Processing Corn Silage

J. HARRISON and L. VAN WIERINGEN
Department of Animal Sciences, Washington State University, Puyallup, Washington

Introduction

The major factor affecting the quality of corn silage is stage of maturity at harvest. Fig. 1 depicts the change in energy value of silage corn as it progresses in maturity. The initial increase in energy content is attributed to accumulation of highly digestible starch in the ear and the high fibre digestibility of the stover fraction of the corn plant. The point of inflection occurs at about 2/3 milk-line stage of the corn kernel (see Corn Growth and Development section). Beyond this point the increased nutritive value in the corn kernel is offset by a decrease in stover digestibility and passage of undigested corn kernels into feces (1). For mechanically processed corn silage, digestibility tends to plateau past 2/3 milk-line due to counteracting effects of increased starch digestibility and decreased stover digestibility.

Figure 1. Relationship between maturity and energy content in
silage corn with and without processing.

How Processing Affects Quality of Corn Silage

Digestion in the Rumen

Our studies have shown that processing corn silage consistently increased total disappearance in the rumen of both starch and fibre (NDF) fractions (Fig. 2). Therefore, processing also tended to improve the rate of whole crop dry matter disappearance in the rumen especially in warm, dry seasons when the silage was relatively dry for its stage of maturity at harvest.

Figure 2. Processing affects rate of dry matter (top) starch (middle)
and neutral detergent fibre disappearance in the rumen.

For both processed and unprocessed corn silages, the amount of disappearance of starch in the rumen was high (> 93%) after 96 hours of incubation (Fig. 2-middle). Despite variability, there was a trend for processed corn silage to have approximately a 3.0 percentage unit improvement in ruminal starch digestibility. Processing particularly improved rate of starch disappearance in drier silages (Fig. 2-middle). Similarly, processing improved rate of fibre (NDF) disappearance most in silage grown under relatively warm and dry conditions (Fig. 2-bottom).

Total-Tract Digestion

The increase in total tract starch digestibility due to mechanical processing was similar to the increase in ruminal starch digestibility. In 11 trials, we found that processing improved total tract digestibility of corn silage by almost 1% unit. This overall increase in digestibility can be attributed to improvements in total tract digestibility of starch (0.84% units), NDF (1.65% units), and fat (0.75% units) (Fig. 3).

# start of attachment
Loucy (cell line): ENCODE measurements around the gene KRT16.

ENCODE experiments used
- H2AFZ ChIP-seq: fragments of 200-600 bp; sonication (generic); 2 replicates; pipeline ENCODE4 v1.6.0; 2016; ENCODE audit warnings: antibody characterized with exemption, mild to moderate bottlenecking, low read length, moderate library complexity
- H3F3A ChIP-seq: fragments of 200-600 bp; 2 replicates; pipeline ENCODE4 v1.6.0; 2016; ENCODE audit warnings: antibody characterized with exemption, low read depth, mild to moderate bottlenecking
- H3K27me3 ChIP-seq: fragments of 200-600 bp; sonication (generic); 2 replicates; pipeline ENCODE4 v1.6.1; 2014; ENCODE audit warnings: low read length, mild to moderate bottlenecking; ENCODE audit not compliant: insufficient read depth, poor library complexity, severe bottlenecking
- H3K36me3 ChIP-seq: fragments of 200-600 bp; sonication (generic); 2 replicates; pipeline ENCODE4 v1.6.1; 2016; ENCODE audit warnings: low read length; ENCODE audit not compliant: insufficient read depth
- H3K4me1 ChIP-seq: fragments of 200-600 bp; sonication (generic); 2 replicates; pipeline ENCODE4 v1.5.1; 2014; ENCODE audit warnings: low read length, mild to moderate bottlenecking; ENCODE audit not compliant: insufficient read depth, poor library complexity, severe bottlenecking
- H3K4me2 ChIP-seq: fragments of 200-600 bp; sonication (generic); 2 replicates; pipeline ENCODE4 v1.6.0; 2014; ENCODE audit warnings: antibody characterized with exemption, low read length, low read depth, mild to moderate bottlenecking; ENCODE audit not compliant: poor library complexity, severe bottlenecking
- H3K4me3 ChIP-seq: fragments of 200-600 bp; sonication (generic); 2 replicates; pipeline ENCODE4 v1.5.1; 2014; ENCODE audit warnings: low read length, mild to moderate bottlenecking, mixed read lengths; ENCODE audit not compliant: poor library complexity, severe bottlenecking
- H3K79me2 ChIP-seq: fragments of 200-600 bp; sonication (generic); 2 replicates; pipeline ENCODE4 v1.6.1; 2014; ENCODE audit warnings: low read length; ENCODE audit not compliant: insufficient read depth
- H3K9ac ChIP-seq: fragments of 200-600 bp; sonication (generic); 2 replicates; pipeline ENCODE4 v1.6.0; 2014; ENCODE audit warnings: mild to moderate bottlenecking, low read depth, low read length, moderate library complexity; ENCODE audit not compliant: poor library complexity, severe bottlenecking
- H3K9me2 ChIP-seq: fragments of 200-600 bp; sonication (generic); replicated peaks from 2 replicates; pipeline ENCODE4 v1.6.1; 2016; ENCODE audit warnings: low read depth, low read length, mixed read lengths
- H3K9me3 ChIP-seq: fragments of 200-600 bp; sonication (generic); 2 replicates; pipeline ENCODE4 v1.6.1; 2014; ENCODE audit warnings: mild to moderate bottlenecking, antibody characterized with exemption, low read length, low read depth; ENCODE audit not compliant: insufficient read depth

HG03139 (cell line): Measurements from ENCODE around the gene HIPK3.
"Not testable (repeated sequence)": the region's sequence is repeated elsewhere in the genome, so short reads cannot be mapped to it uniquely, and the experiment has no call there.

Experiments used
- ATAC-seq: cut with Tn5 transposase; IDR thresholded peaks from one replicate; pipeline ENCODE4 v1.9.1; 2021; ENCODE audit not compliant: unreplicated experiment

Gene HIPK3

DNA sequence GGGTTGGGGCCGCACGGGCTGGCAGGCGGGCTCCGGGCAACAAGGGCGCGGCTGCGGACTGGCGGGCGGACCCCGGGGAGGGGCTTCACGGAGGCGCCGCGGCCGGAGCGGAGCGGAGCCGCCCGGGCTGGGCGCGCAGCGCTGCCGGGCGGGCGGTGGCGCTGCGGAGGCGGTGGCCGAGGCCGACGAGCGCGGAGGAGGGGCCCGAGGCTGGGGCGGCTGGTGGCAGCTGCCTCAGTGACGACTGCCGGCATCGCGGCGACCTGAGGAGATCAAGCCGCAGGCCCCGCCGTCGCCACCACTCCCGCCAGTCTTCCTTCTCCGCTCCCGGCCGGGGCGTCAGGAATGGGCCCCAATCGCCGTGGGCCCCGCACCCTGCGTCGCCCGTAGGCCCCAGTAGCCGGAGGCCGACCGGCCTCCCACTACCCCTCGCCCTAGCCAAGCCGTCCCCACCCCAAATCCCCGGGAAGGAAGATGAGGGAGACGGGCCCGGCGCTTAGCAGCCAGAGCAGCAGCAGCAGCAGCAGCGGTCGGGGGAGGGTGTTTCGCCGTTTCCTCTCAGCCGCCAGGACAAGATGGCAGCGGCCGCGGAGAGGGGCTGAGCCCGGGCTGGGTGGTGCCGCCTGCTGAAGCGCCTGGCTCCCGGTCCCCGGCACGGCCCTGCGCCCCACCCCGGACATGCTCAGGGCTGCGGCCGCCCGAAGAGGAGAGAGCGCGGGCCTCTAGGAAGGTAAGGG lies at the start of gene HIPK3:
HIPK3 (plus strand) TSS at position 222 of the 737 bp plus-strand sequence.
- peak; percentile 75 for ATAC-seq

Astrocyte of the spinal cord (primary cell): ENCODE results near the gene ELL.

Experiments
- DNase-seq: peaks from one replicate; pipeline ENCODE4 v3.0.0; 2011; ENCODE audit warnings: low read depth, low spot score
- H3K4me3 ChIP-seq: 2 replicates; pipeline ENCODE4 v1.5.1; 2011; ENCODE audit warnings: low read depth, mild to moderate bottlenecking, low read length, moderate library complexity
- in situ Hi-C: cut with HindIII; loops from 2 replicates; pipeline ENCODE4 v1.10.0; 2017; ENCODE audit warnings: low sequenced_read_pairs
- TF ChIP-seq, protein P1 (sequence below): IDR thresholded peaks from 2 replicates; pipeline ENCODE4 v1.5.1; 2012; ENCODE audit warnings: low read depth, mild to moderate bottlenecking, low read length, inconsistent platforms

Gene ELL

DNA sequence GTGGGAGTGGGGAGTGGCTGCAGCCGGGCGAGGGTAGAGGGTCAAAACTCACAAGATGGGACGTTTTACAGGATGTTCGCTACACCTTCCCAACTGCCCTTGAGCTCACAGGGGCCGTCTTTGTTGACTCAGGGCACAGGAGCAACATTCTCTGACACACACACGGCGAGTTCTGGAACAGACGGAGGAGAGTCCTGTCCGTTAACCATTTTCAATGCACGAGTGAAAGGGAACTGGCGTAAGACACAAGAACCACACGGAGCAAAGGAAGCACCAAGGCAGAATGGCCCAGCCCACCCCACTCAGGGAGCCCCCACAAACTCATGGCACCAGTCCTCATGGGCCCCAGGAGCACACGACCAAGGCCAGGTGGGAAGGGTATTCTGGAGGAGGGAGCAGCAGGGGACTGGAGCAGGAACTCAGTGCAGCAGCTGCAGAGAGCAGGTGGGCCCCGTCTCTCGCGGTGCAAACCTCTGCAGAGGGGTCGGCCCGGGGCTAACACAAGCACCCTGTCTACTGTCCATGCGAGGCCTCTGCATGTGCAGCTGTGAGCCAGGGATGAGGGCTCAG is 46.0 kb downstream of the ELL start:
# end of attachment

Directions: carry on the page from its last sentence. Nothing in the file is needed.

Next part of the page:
Figure 3. Total tract digestibility of dry matter (DM), starch, NDF and fat.

The improvement in NDF digestibility was consistently greatest (4 to 10%) for mature corn silage. This trend was also observed for starch digestibility (1 to 1.3%). The effect of processing on starch digestibility of relatively immature corn (two-thirds milkline) was more variable (0.7 to 2.5%). In unprocessed corn, total tract starch digestibility decreased as the amount of whole intact kernels increased, whereas in processed corn, the amount of intact kernels was minimal so total-tract starch digestibility was always high (Fig. 4-left).

Figure 4. Effect of percent whole intact kernels (top) and post-ensiling
vitreousness (bottom) on whole tract starch digestibility.

The amount of vitreous and floury starch in the kernels in corn silage plays a significant role in total tract starch digestibility (Fig. 4-top). Vitreous starch tends to be harder for cows to digest because the starch granules are embedded in a dense protein matrix. In unprocessed corn silage, as the amount of vitreous starch increases, total tract starch digestibility decreases (Fig. 4). Processing disrupts the dense protein matrix of vitreous starch making it available for digestion. Therefore, total-tract starch digestibility is less influenced by amount of vitreous starch in processed than in unprocessed corn silage.

Energy Content of Total Mixed Rations Containing Processed Corn Silage

We tested the energy contents of the total mixed rations (TMR) containing 27% corn silage (harvested at . milk-line to black-line) which was either unprocessed or processed. These feeding studies involved measurements of all inputs and outputs (Fig. 5). Note that digestible energy (DE) provides the most accurate energy values because it is based on direct measurements of energy consumed (gross energy) minus energy excreted as feces. In contrast, metabolizable energy (ME) and net energy of lactation (NEL) are based on estimates of energy loss in urine, expelled methane and body heat. However the NEL values are particularly useful for ration balancing.

Figure 5. Energy partitioning system